April 5, 2009

So many of the congregation had studied the lessons before the service that there was lots of good discussion this Sunday.  We started with Paul’s letter to the  Philippians 2:5-11, but blended in ideas about Mark 11:1-11 as well.

MH explained that Paul’s letter consisted of an early Christian hymn except for the addition of “on a cross” in referring to Jesus’ death. The letter was written from prison, possibly house arrest, to the prosperous Roman colony in northern Greece, Philippi.  PG added that the Christian hymn also referenced  Isaiah 45:22-25, where the words were said by the prophet to describe the reign of God. That commentator added :”The ultimate goal is the glory of God the Father, the reclamation of God’s sovereignty, his power over, and presence in, the universe”. DC spoke about the Ups and Downs of the story of Holy week.  Jesus, as in Philippians, is humble, yet he arrives in Jerusalem as a King.  He’s exalted by the crowd then days later is doubted and crucified.   PG liked the phrase “Let the mind( “attitude” in some translations)  be in you which is also in Christ Jesus”.  Jesus as our teacher can inspire us to think and have his attitude.  MH concluded with the emphasis on humility in this early hymn.

Mark 11: 1-11

KU pointed out that a colt that had never been ridden before might have been a hand full.  DC said that this was one of several examples of Jesus’ supernatural powers in the story, others being his foreknowledge of the colt and the withering of the fig tree.  CB explained that in those days, a donkey was a symbol of peace.  The people were looking for David, for a return of his kingdom when they were blessed with peace for 40 years. “Hosanna” meant “Save us”.  She also pointed out how poor the people were who greeted Jesus.  They would only have had one cloak and this they lay down on the ground for him to ride over, which was a sacrifice.  No wonder the pharisees were offended.   PC  added further historical context remembering that Jesus had been preaching and teaching in the countryside to poor people, people on the fringes.  When he entered Jerusalem with this crowd plus the residents of Jerusalem, he attracted the attention of the Roman officials and Jewish leaders.  The acclamation of the crowds was threatening to the Romans, who had been content to let the Jewish community worship as long as it did not conflict with the Roman Rule.  The Pharisees also would have been threatened by Jesus, especially after his “cleansing of the temple”.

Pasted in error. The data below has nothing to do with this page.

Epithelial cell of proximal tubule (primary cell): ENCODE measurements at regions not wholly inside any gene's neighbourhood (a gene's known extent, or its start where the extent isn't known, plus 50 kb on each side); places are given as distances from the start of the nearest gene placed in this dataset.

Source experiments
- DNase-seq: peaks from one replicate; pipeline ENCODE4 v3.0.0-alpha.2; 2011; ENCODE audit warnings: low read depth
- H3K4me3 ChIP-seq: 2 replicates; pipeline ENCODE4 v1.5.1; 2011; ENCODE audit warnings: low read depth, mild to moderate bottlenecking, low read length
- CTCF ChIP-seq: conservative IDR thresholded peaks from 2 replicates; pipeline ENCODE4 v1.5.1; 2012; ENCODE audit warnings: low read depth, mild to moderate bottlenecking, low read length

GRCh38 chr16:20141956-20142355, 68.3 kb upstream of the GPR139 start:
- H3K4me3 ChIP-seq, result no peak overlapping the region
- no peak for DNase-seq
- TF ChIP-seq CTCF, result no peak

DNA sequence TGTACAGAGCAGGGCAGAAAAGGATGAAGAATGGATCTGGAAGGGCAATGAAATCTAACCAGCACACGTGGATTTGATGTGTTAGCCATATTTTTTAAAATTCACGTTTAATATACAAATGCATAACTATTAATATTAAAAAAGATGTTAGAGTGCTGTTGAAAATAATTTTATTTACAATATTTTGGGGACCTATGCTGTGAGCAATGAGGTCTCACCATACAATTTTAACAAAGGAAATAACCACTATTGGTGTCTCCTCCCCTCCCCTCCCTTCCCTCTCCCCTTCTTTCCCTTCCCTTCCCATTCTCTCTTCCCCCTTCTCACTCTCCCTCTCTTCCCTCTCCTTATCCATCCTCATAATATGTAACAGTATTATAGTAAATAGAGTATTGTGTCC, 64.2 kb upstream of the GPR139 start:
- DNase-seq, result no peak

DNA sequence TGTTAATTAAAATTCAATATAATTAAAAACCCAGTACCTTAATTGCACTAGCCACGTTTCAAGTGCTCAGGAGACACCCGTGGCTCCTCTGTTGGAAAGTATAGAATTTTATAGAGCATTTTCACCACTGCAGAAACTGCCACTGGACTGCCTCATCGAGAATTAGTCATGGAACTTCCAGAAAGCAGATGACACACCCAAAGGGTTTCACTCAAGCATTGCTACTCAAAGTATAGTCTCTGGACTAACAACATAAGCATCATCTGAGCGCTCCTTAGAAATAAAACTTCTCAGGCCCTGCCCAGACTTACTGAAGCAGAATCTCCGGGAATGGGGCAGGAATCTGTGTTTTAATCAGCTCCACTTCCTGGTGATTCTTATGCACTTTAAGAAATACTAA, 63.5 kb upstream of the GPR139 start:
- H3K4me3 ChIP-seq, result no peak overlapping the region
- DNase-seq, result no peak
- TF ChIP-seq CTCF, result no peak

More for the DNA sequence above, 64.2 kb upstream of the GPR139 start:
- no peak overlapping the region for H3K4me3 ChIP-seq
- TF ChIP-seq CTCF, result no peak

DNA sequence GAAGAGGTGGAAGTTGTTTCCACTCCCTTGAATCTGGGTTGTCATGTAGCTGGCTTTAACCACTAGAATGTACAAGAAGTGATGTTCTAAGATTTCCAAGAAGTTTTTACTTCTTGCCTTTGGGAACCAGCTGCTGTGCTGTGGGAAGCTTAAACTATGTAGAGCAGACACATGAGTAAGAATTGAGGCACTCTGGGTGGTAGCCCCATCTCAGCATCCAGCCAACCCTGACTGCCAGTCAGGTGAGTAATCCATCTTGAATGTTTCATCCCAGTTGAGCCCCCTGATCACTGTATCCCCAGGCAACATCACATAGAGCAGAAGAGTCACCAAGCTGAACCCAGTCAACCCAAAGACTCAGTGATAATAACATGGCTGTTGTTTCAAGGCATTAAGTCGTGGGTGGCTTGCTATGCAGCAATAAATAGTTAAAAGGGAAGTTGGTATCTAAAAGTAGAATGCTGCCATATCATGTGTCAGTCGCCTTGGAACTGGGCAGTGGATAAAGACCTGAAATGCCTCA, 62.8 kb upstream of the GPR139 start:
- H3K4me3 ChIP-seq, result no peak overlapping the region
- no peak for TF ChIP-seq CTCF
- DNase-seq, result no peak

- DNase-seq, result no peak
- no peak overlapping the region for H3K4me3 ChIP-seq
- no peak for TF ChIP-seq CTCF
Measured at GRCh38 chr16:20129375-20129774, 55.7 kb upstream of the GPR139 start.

MH read from a letter from Rev.Geoffrey T. Smith, vicar of the Old North Church in which   he, in turn, quoted the Rev. Rob Voyle, whose work shop on “Appreciative inquiry” he attended.  “Appreciative Inquiry is an organizational behavior theory that assumes it is easier to change with a positive goal ahead of you than a negative push from behind. The Thin Bood of Appreciative Inquiry by Susan Hammond says:

1.In every society, organization or group, something works.

2. What we focus on becomes our reality.

3. The experience of reality is created in the moment, and there are multiple experiences of reality.

4. The act of asking questions of an organization or group influences the group in some way.

5. People have more confidence and comfort to journey to the future, the unknown, when they carry forward parts of the past with them.

6. If we carry parts of the past forward, it should be what is best about the past.

7. It is important to value differences.

8. The language we use creates our reality.

To this, Rev. Voyle added:

9. At any given moment people are doing the best they know how to do in that context at that time.

10. The deepest longing of the human heart is for acceptance.  The only change outcomes that will be sustainable are those that come from greater self acceptance.

MH briefly expanded these points as they might relate to the Easter story and to our churches in transition.

AB concluded the discussion relating her experience in Jerusalem.  She said that there were no sidewalks there.  Where are we in the story?  Since there are no sidewalks there, if you’re not part of the parade, you have to go inside.

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